It’s bad form to start a review with a question so we’ll break the ice with this sentence. What do you get if you take a music bill so eclectic it would have to be included in the definition of the word, then divide it across 10 stages, then multiply it across three days with a square root planted firmly in the hippest part of London town?
The answer is a formula – and one that works pretty well. So much so that in its seventh stint outdoors, Lovebox has flourished enough to allow Groove Armada to take a back seat from performing, concentrating on programming a long weekend where Grace Jones and Roxy Music will pass through its gates.
We wander through them on a temperately sunny Friday afternoon and are greeted by rampaging sound systems, alcohol vendors with sweaty brows from the weight of their backpack kegs, a fun looking helter skelter and stomach turning rides pumping out David Guetta.
Entering the Relentless tent is like stumbling into a mine. Once we’ve narrowly avoided clashing heads with other punters eight times, and mistaken them for our friends another four, we find Oli and Chimp D.A.B dropping some unashamed fidget house to get the mood up. There’s plenty more of that to come so we angle for some of the bands, but en route find our heads turned as we pass the Rizla stage, one of the weekend’s focal beat points, where Sticky & The Heatwave have got the place grinding to some ferociously filthy dancehall.
Limbered up after that session, we settle for Tinashe at the Gaymers stage, a cider-fuelled haven. The Zimbabwe-born singer-songwriter is a Hackney local and seems quite at home on the site’s second biggest stage as he plays out some fine power pop laden numbers with shades of Jack Penate, though you’ll never see the latter whip out an mbira (imagine a mini thumb piano that sounds like a xylophone) and have it work so well with an East London voice wrapped around it.
Back in the Relentless tent, DJ du jour Riva Starr is laying down his trashy gypsy house rhythms and warming the vibe – though the darkness of the tent prevents us from enjoying the sun. As the techno starts spinning out we decide its a bit early for that at 5.30pm, so grabbing some of the huge amount of organic food on offer, we find Ellie Goulding over on the main stage.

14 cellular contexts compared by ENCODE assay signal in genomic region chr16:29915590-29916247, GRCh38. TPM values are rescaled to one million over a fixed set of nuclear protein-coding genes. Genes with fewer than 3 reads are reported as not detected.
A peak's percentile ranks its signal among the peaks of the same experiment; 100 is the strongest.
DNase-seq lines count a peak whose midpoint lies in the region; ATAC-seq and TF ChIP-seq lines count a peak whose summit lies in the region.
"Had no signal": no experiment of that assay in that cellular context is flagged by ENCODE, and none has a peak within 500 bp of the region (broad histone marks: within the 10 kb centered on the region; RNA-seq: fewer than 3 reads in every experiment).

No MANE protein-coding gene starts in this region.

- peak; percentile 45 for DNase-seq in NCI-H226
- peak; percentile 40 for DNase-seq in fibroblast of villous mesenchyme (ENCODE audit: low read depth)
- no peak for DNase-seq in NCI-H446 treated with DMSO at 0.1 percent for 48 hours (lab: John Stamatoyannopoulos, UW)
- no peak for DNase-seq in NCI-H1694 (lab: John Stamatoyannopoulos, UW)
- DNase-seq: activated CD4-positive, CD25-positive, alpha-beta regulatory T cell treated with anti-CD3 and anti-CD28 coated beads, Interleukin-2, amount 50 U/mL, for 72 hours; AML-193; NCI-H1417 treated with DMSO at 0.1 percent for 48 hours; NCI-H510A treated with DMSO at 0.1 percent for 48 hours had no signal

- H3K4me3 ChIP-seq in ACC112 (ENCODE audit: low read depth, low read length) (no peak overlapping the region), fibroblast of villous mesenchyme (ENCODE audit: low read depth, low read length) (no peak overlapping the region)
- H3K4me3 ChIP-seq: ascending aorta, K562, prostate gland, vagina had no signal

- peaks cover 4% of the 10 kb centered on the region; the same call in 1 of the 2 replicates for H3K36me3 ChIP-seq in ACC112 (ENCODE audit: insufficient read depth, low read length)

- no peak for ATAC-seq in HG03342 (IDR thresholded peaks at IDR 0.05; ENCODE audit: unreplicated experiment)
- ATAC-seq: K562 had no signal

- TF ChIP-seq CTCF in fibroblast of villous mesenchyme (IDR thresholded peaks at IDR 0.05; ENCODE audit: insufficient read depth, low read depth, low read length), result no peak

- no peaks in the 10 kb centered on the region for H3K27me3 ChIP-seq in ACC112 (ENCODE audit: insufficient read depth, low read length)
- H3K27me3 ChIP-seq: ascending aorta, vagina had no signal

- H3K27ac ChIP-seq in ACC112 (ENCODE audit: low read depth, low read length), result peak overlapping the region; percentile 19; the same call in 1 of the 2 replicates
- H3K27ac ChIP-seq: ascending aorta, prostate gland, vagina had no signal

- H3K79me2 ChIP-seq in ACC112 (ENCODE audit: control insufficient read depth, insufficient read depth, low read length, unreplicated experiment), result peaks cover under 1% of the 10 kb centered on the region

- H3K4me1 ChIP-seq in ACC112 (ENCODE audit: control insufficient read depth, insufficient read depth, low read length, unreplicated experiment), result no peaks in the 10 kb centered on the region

Anyone with a TV will have seen the perky singer-songwriter peddling debut album Lights at many a festival this year, the likes of Guns And Horses fast becoming unavoidable. If you like Goulding’s cultured but mannered tones that is obviously a good thing, but the whole show feels ultimately contrived, despite its impressive drum wig-outs at the end.
Joy Orbison is much more like it, turning the NYC tent into a sweaty, steamy stockpot of sound, shaking it to his brand of twisty and breezy dubstep and garage. New tunes rub shoulders with London classics such as Nu Birth‘s Anytime, prompting security to battle endlessly with ejecting exuberant punters off the the stage. It’s becoming a carnival atmosphere, thanks to one of the standout sets so far.
Orchard-bound we go, in search of brightly coloured pop – and Bombay Bicycle Club, despite their earnestness, provide the missing link. Stepping up to the plate with even more panache are Mystery Jets, a kind of affectionate cross between early Zutons and Super Furry Animals live. Two Doors Down is by some distance the happiest song of Friday night, closely followed by the new reverie Dreaming Of Another World, and fine album tracks Serotonin and the euphoric Flash A Hungry Smile.
As Brodinski floods the place with a barrage of electro and techno, the Relentess tent lives up to its name. Not to be outdone, Italian noise mob Crookers rock up immediately after, the crowd now mere lambs for the slaughter, with the usual assault of housey stabs applied to devastating effect.
Wreathed in smiles, Todd Edwards is showing to the Rizla arena just why his brand of bouncy house and garage is well nigh irresistible. Many an ankle turns to his music, and while it may not have changed an awful lot since the days of his first Locked On mix, it is unashamedly joyous, helping the tree houses lift off.
With Chase & Status having given the main stage a right pummelling, it’s up to Dizzee Rascal to kick us headlong into the weekend – a task he accomplishes with ease. Dizzee has changed a lot since his Boy In Da Corner days, moving from bedsit to stadium – but who would have thought he would become so dependent on other people’s riffs for inspiration? He carries it off comfortably with a mix of charisma, attitude and the nous that tells him just when to pull out the big guns Dance Wiv Me, Holiday and Bonkers. The crowd lap it up, especially those getting into gear in the full knowledge they have two more days’ action to enjoy. The party’s only just begun!